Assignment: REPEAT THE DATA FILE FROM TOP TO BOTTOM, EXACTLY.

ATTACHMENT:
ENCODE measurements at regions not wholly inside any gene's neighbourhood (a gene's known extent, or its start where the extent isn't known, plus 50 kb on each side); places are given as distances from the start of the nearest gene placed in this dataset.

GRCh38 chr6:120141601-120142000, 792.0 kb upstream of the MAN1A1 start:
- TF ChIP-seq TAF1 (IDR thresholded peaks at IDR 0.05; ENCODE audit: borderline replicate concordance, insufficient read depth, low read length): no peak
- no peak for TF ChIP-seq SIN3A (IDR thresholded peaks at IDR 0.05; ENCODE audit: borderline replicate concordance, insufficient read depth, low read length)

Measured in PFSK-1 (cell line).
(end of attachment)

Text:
ENCODE measurements at regions not wholly inside any gene's neighbourhood (a gene's known extent, or its start where the extent isn't known, plus 50 kb on each side); places are given as distances from the start of the nearest gene placed in this dataset.

GRCh38 chr6:120141601-120142000, 792.0 kb upstream of the MAN1A1 start:
- TF ChIP-seq TAF1 (IDR thresholded peaks at IDR 0.05; ENCODE audit: borderline replicate concordance, insufficient read depth, low read length): no peak
- no peak for TF ChIP-seq SIN3A (IDR thresholded peaks at IDR 0.05; ENCODE audit: borderline replicate concordance, insufficient read depth, low read length)

Measured in PFSK-1 (cell line).